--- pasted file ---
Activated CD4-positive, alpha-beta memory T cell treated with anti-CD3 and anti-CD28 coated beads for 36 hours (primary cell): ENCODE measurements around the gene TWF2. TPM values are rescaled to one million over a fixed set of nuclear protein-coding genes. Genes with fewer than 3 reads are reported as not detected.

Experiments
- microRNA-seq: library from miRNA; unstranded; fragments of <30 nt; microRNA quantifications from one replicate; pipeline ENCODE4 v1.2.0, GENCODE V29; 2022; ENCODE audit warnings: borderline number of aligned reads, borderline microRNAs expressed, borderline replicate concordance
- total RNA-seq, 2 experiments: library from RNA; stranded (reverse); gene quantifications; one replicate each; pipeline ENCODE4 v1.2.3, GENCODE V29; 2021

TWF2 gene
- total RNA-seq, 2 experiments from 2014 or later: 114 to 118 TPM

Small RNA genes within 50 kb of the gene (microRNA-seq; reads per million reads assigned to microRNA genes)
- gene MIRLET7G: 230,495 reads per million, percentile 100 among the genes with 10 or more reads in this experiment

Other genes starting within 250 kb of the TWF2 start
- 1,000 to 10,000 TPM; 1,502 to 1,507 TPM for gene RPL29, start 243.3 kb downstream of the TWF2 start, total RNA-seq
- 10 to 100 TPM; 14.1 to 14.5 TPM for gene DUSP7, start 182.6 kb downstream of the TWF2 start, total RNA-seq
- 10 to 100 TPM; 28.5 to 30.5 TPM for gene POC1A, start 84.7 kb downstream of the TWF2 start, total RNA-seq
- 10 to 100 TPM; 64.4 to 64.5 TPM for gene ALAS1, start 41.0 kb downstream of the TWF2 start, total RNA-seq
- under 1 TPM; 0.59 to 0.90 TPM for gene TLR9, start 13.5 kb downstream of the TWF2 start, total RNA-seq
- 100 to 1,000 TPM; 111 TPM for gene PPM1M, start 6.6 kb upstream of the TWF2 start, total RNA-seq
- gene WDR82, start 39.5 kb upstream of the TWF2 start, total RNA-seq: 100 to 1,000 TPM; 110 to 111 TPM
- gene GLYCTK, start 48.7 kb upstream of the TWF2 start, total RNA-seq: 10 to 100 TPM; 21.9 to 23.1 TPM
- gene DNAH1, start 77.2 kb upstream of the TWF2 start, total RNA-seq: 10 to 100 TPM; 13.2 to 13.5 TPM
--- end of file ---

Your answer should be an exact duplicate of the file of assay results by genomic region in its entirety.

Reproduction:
Activated CD4-positive, alpha-beta memory T cell treated with anti-CD3 and anti-CD28 coated beads for 36 hours (primary cell): ENCODE measurements around the gene TWF2. TPM values are rescaled to one million over a fixed set of nuclear protein-coding genes. Genes with fewer than 3 reads are reported as not detected.

Experiments
- microRNA-seq: library from miRNA; unstranded; fragments of <30 nt; microRNA quantifications from one replicate; pipeline ENCODE4 v1.2.0, GENCODE V29; 2022; ENCODE audit warnings: borderline number of aligned reads, borderline microRNAs expressed, borderline replicate concordance
- total RNA-seq, 2 experiments: library from RNA; stranded (reverse); gene quantifications; one replicate each; pipeline ENCODE4 v1.2.3, GENCODE V29; 2021

TWF2 gene
- total RNA-seq, 2 experiments from 2014 or later: 114 to 118 TPM

Small RNA genes within 50 kb of the gene (microRNA-seq; reads per million reads assigned to microRNA genes)
- gene MIRLET7G: 230,495 reads per million, percentile 100 among the genes with 10 or more reads in this experiment

Other genes starting within 250 kb of the TWF2 start
- 1,000 to 10,000 TPM; 1,502 to 1,507 TPM for gene RPL29, start 243.3 kb downstream of the TWF2 start, total RNA-seq
- 10 to 100 TPM; 14.1 to 14.5 TPM for gene DUSP7, start 182.6 kb downstream of the TWF2 start, total RNA-seq
- 10 to 100 TPM; 28.5 to 30.5 TPM for gene POC1A, start 84.7 kb downstream of the TWF2 start, total RNA-seq
- 10 to 100 TPM; 64.4 to 64.5 TPM for gene ALAS1, start 41.0 kb downstream of the TWF2 start, total RNA-seq
- under 1 TPM; 0.59 to 0.90 TPM for gene TLR9, start 13.5 kb downstream of the TWF2 start, total RNA-seq
- 100 to 1,000 TPM; 111 TPM for gene PPM1M, start 6.6 kb upstream of the TWF2 start, total RNA-seq
- gene WDR82, start 39.5 kb upstream of the TWF2 start, total RNA-seq: 100 to 1,000 TPM; 110 to 111 TPM
- gene GLYCTK, start 48.7 kb upstream of the TWF2 start, total RNA-seq: 10 to 100 TPM; 21.9 to 23.1 TPM
- gene DNAH1, start 77.2 kb upstream of the TWF2 start, total RNA-seq: 10 to 100 TPM; 13.2 to 13.5 TPM